Fort Union was a military outpost on the historic Santa Fe Trail first constructed in 1851.  An earthwork fortification was built during the Civil War before Confederate troops were pushed back into Texas after a nearby battle in early 1862 (see Pecos National Historical Park).  At its peak, 1,666 soldiers were stationed here, making it the largest fort in the southwest U.S.  This expansive post was abandoned in 1891 and officially became a National Monument in 1954.

Highlights

Museum, film, adobe ruins, wagon ruts on the Santa Fe National Historic Trail

Must-Do Activity

Fort Union was not the most popular place to be stationed in the 1800s, especially for the military wives who bemoaned the constant winds and frequent dust storms.  That said; expect it to be windy during your visit.  The adobe walls here are smoothed by years of erosion and appear to be melting back into the prairie soil from which their bricks were formed in the 1860s.  If you line it up right, you can take a neat photograph where all the window frames are in a row.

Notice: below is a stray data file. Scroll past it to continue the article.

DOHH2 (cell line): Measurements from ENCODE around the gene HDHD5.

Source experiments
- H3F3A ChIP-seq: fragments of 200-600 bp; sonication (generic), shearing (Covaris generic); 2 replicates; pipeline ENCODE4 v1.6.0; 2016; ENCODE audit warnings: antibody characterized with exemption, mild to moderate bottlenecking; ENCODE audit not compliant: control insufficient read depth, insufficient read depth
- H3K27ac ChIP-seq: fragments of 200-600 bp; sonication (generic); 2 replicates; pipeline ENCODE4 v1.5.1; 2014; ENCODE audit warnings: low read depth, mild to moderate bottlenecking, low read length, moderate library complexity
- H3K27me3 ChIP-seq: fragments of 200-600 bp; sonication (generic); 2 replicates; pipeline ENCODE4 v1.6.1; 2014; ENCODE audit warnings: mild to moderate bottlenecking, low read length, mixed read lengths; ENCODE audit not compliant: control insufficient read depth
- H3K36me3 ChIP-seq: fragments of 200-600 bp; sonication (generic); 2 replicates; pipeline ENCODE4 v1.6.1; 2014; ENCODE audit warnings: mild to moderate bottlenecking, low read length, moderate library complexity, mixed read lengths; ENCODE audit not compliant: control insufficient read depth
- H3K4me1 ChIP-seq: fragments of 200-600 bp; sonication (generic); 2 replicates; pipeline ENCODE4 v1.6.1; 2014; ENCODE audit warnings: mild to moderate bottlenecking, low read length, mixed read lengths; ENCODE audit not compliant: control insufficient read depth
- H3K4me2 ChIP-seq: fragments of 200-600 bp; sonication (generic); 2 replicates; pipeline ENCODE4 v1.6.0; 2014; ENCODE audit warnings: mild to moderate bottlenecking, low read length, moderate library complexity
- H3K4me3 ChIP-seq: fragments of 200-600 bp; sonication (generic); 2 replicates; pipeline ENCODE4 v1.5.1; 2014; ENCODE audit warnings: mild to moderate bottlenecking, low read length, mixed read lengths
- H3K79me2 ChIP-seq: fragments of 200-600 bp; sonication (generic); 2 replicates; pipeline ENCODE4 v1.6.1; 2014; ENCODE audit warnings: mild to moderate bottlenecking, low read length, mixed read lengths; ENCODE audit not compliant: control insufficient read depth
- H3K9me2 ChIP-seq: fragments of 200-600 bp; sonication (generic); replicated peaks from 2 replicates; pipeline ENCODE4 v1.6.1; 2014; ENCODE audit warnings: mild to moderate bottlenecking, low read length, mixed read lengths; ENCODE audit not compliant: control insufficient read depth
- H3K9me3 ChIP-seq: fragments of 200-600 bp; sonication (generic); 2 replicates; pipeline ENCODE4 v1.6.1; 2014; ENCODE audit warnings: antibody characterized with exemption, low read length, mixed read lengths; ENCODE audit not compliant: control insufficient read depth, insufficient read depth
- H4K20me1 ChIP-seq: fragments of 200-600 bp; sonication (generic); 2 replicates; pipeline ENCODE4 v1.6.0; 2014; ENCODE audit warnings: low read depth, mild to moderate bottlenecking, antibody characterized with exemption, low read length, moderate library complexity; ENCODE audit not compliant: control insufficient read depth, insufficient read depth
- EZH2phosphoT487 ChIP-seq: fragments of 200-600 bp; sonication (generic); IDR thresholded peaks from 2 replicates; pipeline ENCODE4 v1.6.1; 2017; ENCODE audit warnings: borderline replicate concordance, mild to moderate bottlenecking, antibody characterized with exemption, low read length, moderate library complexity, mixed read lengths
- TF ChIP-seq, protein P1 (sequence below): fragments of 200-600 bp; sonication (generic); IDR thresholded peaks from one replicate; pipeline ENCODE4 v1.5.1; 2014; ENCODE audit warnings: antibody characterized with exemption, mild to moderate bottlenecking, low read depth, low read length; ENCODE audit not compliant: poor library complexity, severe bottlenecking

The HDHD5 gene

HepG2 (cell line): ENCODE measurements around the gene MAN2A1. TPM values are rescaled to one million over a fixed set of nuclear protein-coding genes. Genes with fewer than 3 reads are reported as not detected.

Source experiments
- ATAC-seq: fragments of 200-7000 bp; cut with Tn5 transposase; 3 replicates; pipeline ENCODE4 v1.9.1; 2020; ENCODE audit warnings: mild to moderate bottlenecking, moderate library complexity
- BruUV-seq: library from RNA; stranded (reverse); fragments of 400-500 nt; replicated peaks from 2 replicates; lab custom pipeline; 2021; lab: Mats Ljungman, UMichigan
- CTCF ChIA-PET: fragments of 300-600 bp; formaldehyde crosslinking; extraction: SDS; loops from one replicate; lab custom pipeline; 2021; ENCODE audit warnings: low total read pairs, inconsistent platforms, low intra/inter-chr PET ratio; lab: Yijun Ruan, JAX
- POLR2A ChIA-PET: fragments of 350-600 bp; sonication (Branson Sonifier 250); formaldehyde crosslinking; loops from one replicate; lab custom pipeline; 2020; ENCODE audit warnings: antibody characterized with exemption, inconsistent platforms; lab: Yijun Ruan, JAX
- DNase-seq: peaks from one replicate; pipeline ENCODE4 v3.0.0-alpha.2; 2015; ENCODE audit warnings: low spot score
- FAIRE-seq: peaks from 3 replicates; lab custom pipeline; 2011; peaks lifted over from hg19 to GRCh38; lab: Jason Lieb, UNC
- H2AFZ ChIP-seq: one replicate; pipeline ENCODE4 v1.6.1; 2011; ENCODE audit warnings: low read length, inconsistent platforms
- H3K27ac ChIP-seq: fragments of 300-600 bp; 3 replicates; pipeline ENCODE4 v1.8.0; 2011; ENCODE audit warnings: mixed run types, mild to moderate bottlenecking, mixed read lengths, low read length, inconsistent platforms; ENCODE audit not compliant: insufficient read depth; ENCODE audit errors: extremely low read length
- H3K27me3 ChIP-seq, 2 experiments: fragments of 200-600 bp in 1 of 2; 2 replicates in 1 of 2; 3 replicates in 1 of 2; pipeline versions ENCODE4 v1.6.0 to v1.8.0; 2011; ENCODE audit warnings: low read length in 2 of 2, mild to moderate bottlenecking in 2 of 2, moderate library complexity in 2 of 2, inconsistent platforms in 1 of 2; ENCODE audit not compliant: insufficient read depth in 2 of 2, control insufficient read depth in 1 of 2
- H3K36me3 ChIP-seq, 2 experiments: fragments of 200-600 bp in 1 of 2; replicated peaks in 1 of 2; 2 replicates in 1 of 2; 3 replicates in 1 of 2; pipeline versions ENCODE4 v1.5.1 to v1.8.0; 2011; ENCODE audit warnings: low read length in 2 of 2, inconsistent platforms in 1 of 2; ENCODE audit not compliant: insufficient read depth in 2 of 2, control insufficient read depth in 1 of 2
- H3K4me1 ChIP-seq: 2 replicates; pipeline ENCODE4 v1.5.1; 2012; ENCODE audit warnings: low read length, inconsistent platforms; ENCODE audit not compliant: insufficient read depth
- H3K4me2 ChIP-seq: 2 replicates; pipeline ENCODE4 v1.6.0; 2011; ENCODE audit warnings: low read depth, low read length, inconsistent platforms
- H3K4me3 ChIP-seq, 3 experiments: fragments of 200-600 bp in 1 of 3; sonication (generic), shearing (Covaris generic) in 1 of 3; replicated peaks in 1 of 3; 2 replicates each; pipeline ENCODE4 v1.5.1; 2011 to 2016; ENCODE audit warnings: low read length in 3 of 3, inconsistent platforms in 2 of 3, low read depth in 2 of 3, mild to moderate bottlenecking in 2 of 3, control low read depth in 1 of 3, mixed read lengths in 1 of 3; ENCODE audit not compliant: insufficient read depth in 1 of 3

Best Trail

Wagon ruts can be seen at Fort Union since it was located on the 1,200-mile Santa Fe National Historic Trail (like Fort Larned in Kansas and Bent’s Old Fort in Colorado).  Since there was no stockade around the fort, walking to all of its ruins covers quite a distance (like Fort Laramie in Wyoming).

Instagram-worthy Photo

The smooth adobe walls make a great backdrop for a wagon that looks like it needs a fresh coat of paint before it hits the Santa Fe Trail again.

Peak Season

Summer

Hours

https://www.nps.gov/foun/planyourvisit/hours.htm

Fees

None

Road Conditions

The fort is not far off Interstate 25, but the last portion of the drive is a graded dirt road, as is the parking lot.

Camping

Storrie Lake State Park is 33 miles from Fort Union and there is also free camping in the summer at Maxwell National Wildlife Refuge located just off Interstate 25.

Related Sites

Bent’s Old Fort National Historic Site (Colorado)

Fort Larned National Historic Site (Kansas)

Pecos National Historical Park (New Mexico)

Explore More – When did Spain grant Mexico its independence, opening up commerce with the United States and starting the Santa Fe Trail?